But now that the couple in question is back in town, with poor Lord Thorpe lugging that sad, bland creature hither and thither, my opportunities shall again present themselves. Oh, Lord Thorpe may have already been situated in the city for a fortnight or so before his fiancie returned, but he spent his time at his various clubs, barely coming into society. It is strange, is it not, how men seem to enjoy such places, especially since one of my young gentlemen friends (nobody you'd know, Kit, as he didn't serve in the army) told me that the atmosphere in all these clubs is so dreadfully fusty - rather like being in some duke's residence, with the duke lying dead in his chambers upstairs.
Please forgive me if I ramble on - Aunt Rachel says it is my only forte - but you can see, can't you, how this is my last chance to make Julian aware of me? It is time I took the bull by the horns, as it were, for after all, I cannot continue to rely on Lady C.'s relatives to so obligingly keep cocking up their toes before each scheduled wedding date, now can I?
Kiss little Christopher hello - he is such a darling - and cross your fingers for me, just for luck you understand, for I am sure that this time I Cannot Fail to make Julian love me.
Your most affectionate cousin, Lucy
* * *
Kit Wilde, Earl of Bourne, put down the missive after reading it aloud to his wife as she cradled their sleeping son. "She cannot fail, she says," he repeated, shaking his head rather sadly. "I can only wonder at her optimism, kitten, seeing as how the poor girl has made such a sad hash of things so far."
"Oh, I don't know, Kit," Jennie replied, absently stroking her son's soft blond curls. "You'd be surprised to know to what lengths a woman might be willing to travel in the name of love. For what it's worth," she proclaimed, grinning saucily at her doubting husband, "my blunt's on Cousin Lucy!"
* * *
It was a truly lovely early-spring day, unseasonably fair and fine, especially when one considered the depressingly lengthy stretch of damp and drizzle that had so far this month curtailed outings in the park for all but the most dedicated or desperate promenaders, the former intent on exercising their horseflesh and the latter committed to the pursuit of elusive eligible bachelors, bits of juicy gossip, and cards of invitation to the most select social gatherings on offer.
Quite naturally this bright, sunshiny day found anybody and everybody converging on the park with a vengeance; the resultant crush of curricles, high-perch phaetons, ancient landaus, barouches, skittish, prancing saddle horses, and hopeful pedestrians quickly spilling over from the gravel paths to cut deep ruts into the soft turf and carelessly trample down the shrubberies.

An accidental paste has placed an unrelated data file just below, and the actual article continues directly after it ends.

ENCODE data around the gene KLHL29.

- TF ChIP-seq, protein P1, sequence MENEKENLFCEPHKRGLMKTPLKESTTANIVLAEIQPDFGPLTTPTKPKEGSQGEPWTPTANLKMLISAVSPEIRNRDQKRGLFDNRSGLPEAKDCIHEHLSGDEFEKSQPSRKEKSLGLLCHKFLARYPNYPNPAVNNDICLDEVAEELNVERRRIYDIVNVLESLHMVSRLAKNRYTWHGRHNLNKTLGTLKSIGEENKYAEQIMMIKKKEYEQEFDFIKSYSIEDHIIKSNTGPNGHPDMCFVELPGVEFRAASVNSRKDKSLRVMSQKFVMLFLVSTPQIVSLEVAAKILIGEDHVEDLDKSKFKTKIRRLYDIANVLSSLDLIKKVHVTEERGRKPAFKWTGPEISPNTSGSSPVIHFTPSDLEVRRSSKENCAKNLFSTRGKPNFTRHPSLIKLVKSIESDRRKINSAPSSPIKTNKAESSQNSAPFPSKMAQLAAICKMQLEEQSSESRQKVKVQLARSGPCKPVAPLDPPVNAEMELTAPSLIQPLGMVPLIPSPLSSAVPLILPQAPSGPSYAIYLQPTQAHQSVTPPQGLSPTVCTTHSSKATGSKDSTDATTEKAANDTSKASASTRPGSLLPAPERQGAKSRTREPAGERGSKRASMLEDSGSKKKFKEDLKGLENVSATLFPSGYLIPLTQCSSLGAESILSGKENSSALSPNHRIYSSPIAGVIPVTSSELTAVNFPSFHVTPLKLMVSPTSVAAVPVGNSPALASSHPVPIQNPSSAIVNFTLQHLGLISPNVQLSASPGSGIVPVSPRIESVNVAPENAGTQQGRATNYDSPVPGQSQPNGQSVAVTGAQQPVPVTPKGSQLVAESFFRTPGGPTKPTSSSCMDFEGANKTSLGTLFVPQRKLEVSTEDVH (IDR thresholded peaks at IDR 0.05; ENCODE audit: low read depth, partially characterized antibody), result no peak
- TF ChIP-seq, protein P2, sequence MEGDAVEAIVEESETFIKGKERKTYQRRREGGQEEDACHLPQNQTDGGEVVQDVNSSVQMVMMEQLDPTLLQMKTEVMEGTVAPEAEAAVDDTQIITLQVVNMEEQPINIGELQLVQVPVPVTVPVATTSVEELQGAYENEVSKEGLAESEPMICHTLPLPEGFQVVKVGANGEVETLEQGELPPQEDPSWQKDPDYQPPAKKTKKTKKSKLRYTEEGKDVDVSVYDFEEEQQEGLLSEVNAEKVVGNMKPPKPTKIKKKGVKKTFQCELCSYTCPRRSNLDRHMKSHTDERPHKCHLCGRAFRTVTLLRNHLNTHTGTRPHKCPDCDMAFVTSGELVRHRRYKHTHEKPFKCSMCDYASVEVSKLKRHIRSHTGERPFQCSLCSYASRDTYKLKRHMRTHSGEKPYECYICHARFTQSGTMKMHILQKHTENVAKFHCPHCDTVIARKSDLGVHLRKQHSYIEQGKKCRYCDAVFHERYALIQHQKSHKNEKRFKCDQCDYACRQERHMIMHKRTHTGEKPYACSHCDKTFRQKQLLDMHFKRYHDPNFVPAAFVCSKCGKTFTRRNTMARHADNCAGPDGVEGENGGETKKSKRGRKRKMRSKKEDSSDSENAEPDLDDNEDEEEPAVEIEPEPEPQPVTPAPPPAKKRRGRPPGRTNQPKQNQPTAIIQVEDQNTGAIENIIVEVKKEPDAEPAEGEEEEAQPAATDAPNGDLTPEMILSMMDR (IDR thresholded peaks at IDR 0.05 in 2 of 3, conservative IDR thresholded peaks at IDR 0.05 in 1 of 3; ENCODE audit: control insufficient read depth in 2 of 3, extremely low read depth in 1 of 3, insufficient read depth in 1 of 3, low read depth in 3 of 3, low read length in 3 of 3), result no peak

Julian Rutherford, Earl of Thorpe, and his fiancie of long standing, Lady Cynthia Buxley, had been in the park upwards of an hour, having arrived with the notion that a lively canter for the length of the park and back atop their overly fresh mounts would make an enjoyable change from the inactivity the weather had enforced upon them.
To their combined chagrin, however, the only exertion either had thus far expended was by way of a constant tug-of-war with their high-spirited horses, who demonstrated their disappointment at the snail's pace necessarily set by their masters by alternately snorting, prancing, and tossing their heads in their eagerness to be off.
"This is perfectly beastly, Julian," Lady Cynthia complained in dreadful accents for perhaps the hundredth time. "How I abhor Sundays in the park, what with every upstart cit and ragged peasant given free access just as if they had a right to be here. I tell you, Julian, if we are not careful we will suffer the same dread fate as our fellow aristocrats in France. Stop it, Egyptian Dawn," she commanded firmly, breaking off her complaining to bring her mount back under control.
"Go easy on her mouth, Cynthia," Lord Thorpe cautioned as the woman hauled down sharply on the reins. "We'll be nearing a gate shortly, upon which time I suggest we disengage ourselves from this ridiculous parade and I escort you home. If it weren't for the multitude of acquaintances demanding our attention, holding our progress to an infuriating crawl, we should have been gone long since. It is only our popularity you have to blame, my dear, for our virtual imprisonment within this crush of humanity. Your friends have been too long without you, and feel the need of a few moments to renew their friendship."
Excerpted from The Toplofty Lord Thorpe by Kasey Michaels Copyright © 2004 by Kasey Michaels. Excerpted by permission.